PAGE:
It was true up to a point. Brandt had deserted under fire and had done time, after a court-martial. Jernigan had been too seriously wounded to run, and had remained in the service. Following the war, Brandt had discovered Jernigan had become a sergeant, and was in charge of buying beef for Fort Dodge. It had been a simple matter for Brandt to organize a gang, rustle cattle in Texas, and sell them to the military through Jernigan. He had conspired with Jernigan to steal the weapons and ammunition, promising a split he had never intended to make, had the robbery of the train been successful. Now it was neck meat or nothing, and one plan having failed, he must depend on an alternate plan devised by Jernigan. Jernigan soon arrived, joining Brandt outside the gate.
"Damn it," Jernigan said, "what are you doing here? I told you never to come here."
"I had no choice," said Brandt. "That bunch I had lined up to take the wagons from the train failed, and four of them were killed. Yeager hired some gun- throwing Texans, and they're guarding the wagons tonight."
"You spent weeks planning to take those wagons," Jernigan said, "and now that you have failed miserably, you expect me to do the job in ten hours."
"All right," Brandt snarled, "I'm admitting I failed. I'm offering you a chance to prove your plan is better than mine, and I'm willing to take a lesser cut, if you can pull it off."
Jernigan laughed. "How much less?"
"Twenty-five percent, instead of fifty," said Brandt.
"And what are you going to do to earn that twenty-five percent?" Jernigan demanded.
"Whatever I must," said Brandt.
"Ah," Jernigan said, "that's what I wanted to hear. I have a bunch waitin in Indian Territory that would slit their own mothers' throats for the kind of loot we're after. I got a pass to get me out of here, and it'll be sometime after midnight before I can get this bunch to Dodge."
"Just get them there," said Brandt. "I don't want to lose out on this."
Brandt mounted his horse and rode away, and Jernigan went immediately to the post orderly room for his pass. He had a hard ride to Indian Territory and back, but within his reach was a veritable fortune in guns and ammunition. A fortune he had no intention of sharing with Watson Brandt.
Fourteen men followed Jernigan back from Indian Territory. Milo Quince, the leader of the bunch, rode alongside Jernigan, and the two talked.
"There's ten hombres guardin' the six wagons," Jernigan said, "and from what I've been told, they're a salty bunch. Four of 'em have been deputized by Sheriff Harrington. I reckon we'll have to kill them all, and the sheriff, too, if he gets froggy."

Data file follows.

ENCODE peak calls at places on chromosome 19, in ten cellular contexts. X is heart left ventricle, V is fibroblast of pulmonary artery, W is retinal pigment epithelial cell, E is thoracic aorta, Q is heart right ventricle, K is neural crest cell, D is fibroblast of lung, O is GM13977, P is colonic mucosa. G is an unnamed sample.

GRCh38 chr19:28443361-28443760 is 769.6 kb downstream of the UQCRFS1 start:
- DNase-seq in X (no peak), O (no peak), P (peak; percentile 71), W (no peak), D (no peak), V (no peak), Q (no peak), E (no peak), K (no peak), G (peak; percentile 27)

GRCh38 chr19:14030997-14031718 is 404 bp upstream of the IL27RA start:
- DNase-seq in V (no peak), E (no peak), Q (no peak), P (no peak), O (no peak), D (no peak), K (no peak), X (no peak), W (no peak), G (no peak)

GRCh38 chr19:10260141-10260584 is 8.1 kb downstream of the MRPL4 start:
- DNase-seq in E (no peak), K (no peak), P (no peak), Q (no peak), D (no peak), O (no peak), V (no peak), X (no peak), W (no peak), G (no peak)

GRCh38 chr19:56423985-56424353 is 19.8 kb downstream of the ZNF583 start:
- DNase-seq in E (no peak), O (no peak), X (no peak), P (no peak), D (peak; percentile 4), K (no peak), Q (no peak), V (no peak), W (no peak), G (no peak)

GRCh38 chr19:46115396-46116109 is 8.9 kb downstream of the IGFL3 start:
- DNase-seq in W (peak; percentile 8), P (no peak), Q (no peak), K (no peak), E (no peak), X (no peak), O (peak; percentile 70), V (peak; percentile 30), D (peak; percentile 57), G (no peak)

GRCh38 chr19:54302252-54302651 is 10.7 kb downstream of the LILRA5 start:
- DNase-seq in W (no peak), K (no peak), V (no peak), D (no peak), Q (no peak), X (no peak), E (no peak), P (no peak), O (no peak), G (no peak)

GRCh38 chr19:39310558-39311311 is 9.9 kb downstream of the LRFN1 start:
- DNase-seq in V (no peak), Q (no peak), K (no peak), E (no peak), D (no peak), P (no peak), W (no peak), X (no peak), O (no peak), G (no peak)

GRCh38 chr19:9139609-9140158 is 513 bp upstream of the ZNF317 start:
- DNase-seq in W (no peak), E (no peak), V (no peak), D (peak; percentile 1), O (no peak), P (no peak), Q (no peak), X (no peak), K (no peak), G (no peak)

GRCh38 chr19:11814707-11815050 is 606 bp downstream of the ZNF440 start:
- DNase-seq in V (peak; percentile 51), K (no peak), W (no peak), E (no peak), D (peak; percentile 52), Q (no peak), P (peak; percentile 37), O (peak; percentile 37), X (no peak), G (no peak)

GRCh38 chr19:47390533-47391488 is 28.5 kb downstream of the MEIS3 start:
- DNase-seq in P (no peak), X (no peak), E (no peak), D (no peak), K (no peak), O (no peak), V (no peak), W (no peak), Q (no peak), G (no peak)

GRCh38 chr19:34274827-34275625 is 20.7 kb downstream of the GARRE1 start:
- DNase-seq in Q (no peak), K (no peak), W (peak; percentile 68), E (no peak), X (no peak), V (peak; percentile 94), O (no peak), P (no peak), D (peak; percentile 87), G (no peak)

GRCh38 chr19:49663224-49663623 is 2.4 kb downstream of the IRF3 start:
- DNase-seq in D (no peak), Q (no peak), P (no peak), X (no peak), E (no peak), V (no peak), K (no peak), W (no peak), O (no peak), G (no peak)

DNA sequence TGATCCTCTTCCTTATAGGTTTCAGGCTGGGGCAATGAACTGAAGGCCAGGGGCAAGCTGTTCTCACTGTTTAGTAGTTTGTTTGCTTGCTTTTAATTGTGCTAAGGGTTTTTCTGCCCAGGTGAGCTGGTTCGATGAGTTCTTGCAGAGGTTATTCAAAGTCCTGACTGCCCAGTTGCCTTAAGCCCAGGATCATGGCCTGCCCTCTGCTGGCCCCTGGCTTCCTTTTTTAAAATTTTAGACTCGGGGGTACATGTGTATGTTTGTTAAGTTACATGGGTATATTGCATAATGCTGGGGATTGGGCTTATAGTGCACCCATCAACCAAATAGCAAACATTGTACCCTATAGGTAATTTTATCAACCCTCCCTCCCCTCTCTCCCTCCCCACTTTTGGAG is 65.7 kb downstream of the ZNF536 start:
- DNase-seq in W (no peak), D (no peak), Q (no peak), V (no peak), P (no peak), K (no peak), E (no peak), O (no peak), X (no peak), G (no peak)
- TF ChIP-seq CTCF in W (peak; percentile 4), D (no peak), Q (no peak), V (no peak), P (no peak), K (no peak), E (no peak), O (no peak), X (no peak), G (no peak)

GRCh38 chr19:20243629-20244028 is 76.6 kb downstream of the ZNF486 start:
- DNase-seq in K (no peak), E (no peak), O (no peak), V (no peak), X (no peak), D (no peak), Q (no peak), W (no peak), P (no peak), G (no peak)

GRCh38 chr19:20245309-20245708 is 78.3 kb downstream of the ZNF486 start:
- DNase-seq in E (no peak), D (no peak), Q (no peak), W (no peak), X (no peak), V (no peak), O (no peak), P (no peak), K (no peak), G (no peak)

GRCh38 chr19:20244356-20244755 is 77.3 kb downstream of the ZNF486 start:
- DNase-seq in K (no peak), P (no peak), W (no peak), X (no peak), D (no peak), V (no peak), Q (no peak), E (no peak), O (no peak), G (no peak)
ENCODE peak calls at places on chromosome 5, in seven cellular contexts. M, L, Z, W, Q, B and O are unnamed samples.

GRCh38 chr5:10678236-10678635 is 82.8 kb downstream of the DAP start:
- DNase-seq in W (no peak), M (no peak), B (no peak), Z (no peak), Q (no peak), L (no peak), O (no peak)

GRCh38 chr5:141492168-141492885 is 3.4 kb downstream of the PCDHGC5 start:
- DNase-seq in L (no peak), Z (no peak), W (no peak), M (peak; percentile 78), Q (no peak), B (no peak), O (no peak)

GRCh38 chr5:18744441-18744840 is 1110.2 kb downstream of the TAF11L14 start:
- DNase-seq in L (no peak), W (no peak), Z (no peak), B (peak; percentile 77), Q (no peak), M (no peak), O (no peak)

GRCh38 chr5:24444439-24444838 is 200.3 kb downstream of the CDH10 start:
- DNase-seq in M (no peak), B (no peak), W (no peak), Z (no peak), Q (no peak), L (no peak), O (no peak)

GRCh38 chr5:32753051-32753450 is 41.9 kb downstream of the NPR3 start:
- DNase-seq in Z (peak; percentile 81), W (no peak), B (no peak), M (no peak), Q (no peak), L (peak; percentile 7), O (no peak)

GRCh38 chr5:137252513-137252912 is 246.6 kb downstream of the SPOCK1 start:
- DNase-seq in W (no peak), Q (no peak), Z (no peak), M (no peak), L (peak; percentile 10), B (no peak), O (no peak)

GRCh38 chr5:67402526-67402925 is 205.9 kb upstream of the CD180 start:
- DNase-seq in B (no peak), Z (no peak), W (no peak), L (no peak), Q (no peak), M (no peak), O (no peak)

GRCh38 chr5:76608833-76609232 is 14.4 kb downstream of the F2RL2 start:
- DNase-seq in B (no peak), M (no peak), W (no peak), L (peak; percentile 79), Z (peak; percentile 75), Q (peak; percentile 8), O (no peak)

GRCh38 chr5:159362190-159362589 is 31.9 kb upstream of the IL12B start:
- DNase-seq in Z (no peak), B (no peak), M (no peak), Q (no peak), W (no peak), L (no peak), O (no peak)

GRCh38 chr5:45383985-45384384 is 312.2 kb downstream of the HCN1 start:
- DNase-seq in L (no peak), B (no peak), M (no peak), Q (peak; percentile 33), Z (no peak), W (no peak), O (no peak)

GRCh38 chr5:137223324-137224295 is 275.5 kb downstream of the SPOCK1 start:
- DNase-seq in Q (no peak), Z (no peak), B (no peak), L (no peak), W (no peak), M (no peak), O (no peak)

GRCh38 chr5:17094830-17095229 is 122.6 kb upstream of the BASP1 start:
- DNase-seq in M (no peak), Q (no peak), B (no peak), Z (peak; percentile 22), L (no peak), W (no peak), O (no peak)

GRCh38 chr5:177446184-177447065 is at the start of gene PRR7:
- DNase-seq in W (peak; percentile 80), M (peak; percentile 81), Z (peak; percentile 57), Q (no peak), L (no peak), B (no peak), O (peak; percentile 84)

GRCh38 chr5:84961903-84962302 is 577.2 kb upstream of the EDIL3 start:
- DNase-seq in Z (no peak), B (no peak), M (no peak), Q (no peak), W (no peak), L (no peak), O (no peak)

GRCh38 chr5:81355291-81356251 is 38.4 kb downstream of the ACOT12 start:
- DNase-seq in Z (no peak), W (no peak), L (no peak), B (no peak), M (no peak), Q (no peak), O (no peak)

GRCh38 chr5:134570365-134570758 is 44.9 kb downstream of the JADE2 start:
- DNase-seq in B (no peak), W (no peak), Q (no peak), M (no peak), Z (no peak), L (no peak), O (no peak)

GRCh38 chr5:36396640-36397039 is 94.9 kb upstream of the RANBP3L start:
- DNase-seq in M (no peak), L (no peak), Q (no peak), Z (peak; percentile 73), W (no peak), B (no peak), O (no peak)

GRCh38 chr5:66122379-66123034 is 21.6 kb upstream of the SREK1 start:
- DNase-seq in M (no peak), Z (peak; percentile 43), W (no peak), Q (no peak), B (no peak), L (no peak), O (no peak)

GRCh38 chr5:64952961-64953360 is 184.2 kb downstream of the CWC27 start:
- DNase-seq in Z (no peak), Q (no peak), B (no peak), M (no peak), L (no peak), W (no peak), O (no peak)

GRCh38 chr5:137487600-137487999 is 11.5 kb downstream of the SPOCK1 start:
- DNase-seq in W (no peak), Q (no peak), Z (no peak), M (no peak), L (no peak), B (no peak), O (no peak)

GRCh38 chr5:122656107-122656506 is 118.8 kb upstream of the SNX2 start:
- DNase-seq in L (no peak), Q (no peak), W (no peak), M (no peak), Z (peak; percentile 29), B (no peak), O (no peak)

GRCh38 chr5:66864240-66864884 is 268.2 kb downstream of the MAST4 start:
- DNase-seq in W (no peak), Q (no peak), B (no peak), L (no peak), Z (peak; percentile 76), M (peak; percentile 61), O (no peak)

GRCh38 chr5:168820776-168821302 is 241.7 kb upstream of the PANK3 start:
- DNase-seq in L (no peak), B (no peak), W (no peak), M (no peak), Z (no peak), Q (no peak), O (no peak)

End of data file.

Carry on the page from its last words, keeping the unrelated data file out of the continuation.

"I reckon we understand one another, then," said Quince. "We don't leave nobody alive that's got the sand to come after us."
"My sentiments exactly," Jernigan replied. "We won't move in until after midnight, so the town will be mostly closed up."
They rode in from the east, and by the time they were within half a mile of the town, the night wind brought them the unmistakable sound of a locomotive with steam up. There was a chuff-chuff-chuffing, and they could see sparks billowing from the stack.
"Damn it," said Quince, "the train crew must still be there."
"No matter," Jernigan replied. "It's easier, keepin' up steam in the boilers, than havin' to fire it up in the morning. Besides, that gives me an idea. Why don't we just get the drop on that gent that's firin' the engine, and take the whole damn train?"
Quince laughed. "You won't get no argument out of me. I'd as soon be shot for a sheep as a lamb. We'll be a while, gettin' them wagons off the flatcars, and if we're a few miles away from Dodge, all the better."
"Ever'thing depends on us gettin' the drop on that gent that's firin the boilers," said Jernigan. "I'm takin' care of him. When I got him covered, I aim to use him to force them hombres out of hiding that's been hired to guard the wagons. Once they're out where you can see 'em, you know what to do."
"We'll cut them down to the last man," Quince said.
"That's it," said Jernigan. "Then the lot of you mount your horses and follow after that train, until we're safely away from Dodge. Keep an eye on your backtrail, and if anybody — such as the sheriff — decides to follow, shoot to kill."
Mac Tunstall and Buck Prinz were in the caboose, at the end of the train, while Haze Sanderson and Red McLean had remained in the passenger coach, directly behind the tender. Of the teamsters, Port Guthrie and Lafe Beard were awake, while their companions all slept.
"I ain't used to bein' closed up like this," Haze Sanderson said. "I think I'll go up to the engine and chew the fat with the fireman."
"I'll go with you," said Red McLean.
There was no moon, and it being past midnight, most of Dodge City slept. There was only an occasional distant light.
"Them bullwhackers is a good bunch," Haze said, "but they all like to light up their Durham. I don't smoke the stuff, and it's hell on me."
"Me, too," Red replied. "Wasn't but two of 'em lit up, but with all the smoke, you'd of thought the coach was afire."
Suddenly, over the sound of the engine blowing off steam, they heard a voice.
"I got you covered, bucko. I want you to walk along the track, toward that passenger coach. One bad move, and I'll kill you."
Haze and Red moved quickly away from the track, drawing their Colts. Two sets of footsteps came toward them, for they could hear the crunch of cinders and ballast. They waited until the captive railroad man had walked past them, and Red challenged the man with the gun.
"Drop the gun, amigo. You're covered."